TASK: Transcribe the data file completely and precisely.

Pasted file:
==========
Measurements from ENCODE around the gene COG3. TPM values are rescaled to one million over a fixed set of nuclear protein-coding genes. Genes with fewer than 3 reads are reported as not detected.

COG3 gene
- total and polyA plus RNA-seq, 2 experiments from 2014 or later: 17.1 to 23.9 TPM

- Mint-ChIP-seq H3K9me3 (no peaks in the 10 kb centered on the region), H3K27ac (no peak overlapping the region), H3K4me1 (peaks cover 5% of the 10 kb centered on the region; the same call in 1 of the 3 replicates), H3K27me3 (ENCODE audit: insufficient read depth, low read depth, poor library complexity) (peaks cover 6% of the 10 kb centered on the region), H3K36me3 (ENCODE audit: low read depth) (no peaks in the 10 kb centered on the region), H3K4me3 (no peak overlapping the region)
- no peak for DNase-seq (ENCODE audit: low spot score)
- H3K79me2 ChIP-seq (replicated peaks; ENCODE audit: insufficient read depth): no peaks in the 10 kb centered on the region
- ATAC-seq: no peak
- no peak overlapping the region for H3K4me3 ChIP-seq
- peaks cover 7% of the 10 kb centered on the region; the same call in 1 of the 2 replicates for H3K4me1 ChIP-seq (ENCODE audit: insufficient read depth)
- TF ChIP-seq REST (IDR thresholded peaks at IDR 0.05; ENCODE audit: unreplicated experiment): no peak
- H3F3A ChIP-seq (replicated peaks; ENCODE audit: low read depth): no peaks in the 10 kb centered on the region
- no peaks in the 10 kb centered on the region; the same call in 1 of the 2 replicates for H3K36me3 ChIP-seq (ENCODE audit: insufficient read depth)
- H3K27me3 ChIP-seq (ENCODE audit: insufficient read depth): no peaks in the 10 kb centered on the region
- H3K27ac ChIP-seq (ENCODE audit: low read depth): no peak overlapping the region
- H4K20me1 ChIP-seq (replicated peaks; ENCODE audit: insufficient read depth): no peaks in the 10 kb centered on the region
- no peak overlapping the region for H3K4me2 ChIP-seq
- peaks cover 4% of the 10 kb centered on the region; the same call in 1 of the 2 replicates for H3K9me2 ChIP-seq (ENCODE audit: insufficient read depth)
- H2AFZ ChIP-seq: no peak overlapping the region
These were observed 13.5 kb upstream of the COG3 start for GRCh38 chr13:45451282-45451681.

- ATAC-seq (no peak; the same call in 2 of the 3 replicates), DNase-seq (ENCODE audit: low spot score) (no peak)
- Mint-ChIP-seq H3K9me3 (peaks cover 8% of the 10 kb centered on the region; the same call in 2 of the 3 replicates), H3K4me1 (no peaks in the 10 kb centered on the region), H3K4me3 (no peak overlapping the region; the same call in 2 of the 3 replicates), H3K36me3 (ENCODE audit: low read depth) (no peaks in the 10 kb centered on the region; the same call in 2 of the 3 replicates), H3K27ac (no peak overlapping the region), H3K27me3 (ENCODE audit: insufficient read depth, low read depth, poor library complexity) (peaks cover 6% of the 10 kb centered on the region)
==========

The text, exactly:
Measurements from ENCODE around the gene COG3. TPM values are rescaled to one million over a fixed set of nuclear protein-coding genes. Genes with fewer than 3 reads are reported as not detected.

COG3 gene
- total and polyA plus RNA-seq, 2 experiments from 2014 or later: 17.1 to 23.9 TPM

- Mint-ChIP-seq H3K9me3 (no peaks in the 10 kb centered on the region), H3K27ac (no peak overlapping the region), H3K4me1 (peaks cover 5% of the 10 kb centered on the region; the same call in 1 of the 3 replicates), H3K27me3 (ENCODE audit: insufficient read depth, low read depth, poor library complexity) (peaks cover 6% of the 10 kb centered on the region), H3K36me3 (ENCODE audit: low read depth) (no peaks in the 10 kb centered on the region), H3K4me3 (no peak overlapping the region)
- no peak for DNase-seq (ENCODE audit: low spot score)
- H3K79me2 ChIP-seq (replicated peaks; ENCODE audit: insufficient read depth): no peaks in the 10 kb centered on the region
- ATAC-seq: no peak
- no peak overlapping the region for H3K4me3 ChIP-seq
- peaks cover 7% of the 10 kb centered on the region; the same call in 1 of the 2 replicates for H3K4me1 ChIP-seq (ENCODE audit: insufficient read depth)
- TF ChIP-seq REST (IDR thresholded peaks at IDR 0.05; ENCODE audit: unreplicated experiment): no peak
- H3F3A ChIP-seq (replicated peaks; ENCODE audit: low read depth): no peaks in the 10 kb centered on the region
- no peaks in the 10 kb centered on the region; the same call in 1 of the 2 replicates for H3K36me3 ChIP-seq (ENCODE audit: insufficient read depth)
- H3K27me3 ChIP-seq (ENCODE audit: insufficient read depth): no peaks in the 10 kb centered on the region
- H3K27ac ChIP-seq (ENCODE audit: low read depth): no peak overlapping the region
- H4K20me1 ChIP-seq (replicated peaks; ENCODE audit: insufficient read depth): no peaks in the 10 kb centered on the region
- no peak overlapping the region for H3K4me2 ChIP-seq
- peaks cover 4% of the 10 kb centered on the region; the same call in 1 of the 2 replicates for H3K9me2 ChIP-seq (ENCODE audit: insufficient read depth)
- H2AFZ ChIP-seq: no peak overlapping the region
These were observed 13.5 kb upstream of the COG3 start for GRCh38 chr13:45451282-45451681.

- ATAC-seq (no peak; the same call in 2 of the 3 replicates), DNase-seq (ENCODE audit: low spot score) (no peak)
- Mint-ChIP-seq H3K9me3 (peaks cover 8% of the 10 kb centered on the region; the same call in 2 of the 3 replicates), H3K4me1 (no peaks in the 10 kb centered on the region), H3K4me3 (no peak overlapping the region; the same call in 2 of the 3 replicates), H3K36me3 (ENCODE audit: low read depth) (no peaks in the 10 kb centered on the region; the same call in 2 of the 3 replicates), H3K27ac (no peak overlapping the region), H3K27me3 (ENCODE audit: insufficient read depth, low read depth, poor library complexity) (peaks cover 6% of the 10 kb centered on the region)